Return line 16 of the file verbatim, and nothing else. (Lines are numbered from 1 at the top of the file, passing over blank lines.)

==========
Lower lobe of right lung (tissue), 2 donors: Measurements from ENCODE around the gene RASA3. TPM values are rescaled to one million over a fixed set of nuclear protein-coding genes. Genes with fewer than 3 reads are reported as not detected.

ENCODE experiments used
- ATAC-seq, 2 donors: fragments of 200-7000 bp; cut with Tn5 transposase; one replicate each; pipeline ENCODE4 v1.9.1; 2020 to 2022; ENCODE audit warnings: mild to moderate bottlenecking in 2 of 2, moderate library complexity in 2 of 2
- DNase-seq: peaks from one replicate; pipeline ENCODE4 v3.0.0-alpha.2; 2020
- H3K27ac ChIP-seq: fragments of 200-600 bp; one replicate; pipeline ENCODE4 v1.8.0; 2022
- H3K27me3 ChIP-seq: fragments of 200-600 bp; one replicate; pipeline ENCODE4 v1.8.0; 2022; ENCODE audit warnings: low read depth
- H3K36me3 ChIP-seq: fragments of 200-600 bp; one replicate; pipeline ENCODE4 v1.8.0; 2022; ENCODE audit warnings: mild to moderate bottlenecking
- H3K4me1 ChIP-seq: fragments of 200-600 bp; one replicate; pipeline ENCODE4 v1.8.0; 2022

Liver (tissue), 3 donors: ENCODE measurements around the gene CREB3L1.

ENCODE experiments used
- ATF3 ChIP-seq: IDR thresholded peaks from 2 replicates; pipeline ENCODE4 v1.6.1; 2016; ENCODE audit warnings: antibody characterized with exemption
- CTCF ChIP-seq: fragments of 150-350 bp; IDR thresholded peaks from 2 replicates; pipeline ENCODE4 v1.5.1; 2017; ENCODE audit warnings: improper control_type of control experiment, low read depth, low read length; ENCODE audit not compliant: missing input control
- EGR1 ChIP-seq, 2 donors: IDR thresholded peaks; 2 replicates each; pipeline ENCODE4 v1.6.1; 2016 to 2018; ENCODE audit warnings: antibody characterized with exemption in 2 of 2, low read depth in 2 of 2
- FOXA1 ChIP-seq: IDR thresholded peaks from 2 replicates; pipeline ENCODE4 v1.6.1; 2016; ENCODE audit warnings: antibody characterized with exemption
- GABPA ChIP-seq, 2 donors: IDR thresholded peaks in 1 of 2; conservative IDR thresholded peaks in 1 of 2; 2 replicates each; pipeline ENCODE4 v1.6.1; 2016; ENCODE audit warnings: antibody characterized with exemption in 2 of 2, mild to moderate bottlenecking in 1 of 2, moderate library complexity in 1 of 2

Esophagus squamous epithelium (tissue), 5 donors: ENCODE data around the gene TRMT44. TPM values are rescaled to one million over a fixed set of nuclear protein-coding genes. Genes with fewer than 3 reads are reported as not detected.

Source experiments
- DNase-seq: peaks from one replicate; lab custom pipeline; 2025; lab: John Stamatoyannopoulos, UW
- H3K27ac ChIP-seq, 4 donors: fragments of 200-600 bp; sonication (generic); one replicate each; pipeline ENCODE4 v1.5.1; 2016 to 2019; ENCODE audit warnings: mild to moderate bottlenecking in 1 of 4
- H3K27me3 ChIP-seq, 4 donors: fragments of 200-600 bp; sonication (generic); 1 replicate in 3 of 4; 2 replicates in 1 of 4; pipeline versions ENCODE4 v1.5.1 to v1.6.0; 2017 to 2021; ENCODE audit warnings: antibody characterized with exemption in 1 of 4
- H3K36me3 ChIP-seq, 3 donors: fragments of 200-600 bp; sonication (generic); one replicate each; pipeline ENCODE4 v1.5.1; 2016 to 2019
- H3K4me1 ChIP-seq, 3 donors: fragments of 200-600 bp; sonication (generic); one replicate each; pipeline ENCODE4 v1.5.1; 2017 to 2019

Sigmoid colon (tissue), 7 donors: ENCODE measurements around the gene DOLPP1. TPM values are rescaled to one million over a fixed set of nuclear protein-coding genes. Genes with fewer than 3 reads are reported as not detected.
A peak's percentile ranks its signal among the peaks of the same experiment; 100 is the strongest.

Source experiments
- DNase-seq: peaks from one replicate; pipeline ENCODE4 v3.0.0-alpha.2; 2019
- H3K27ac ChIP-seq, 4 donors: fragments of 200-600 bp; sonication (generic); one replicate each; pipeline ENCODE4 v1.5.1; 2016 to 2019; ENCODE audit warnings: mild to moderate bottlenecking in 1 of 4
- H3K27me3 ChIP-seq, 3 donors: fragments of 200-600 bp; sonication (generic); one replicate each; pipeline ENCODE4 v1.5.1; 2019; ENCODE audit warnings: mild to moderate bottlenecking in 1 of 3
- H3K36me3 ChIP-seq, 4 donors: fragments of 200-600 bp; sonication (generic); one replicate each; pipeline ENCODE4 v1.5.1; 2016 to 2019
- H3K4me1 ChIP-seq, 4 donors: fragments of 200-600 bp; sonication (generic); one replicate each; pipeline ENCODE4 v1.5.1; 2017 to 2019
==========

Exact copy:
Esophagus squamous epithelium (tissue), 5 donors: ENCODE data around the gene TRMT44. TPM values are rescaled to one million over a fixed set of nuclear protein-coding genes. Genes with fewer than 3 reads are reported as not detected.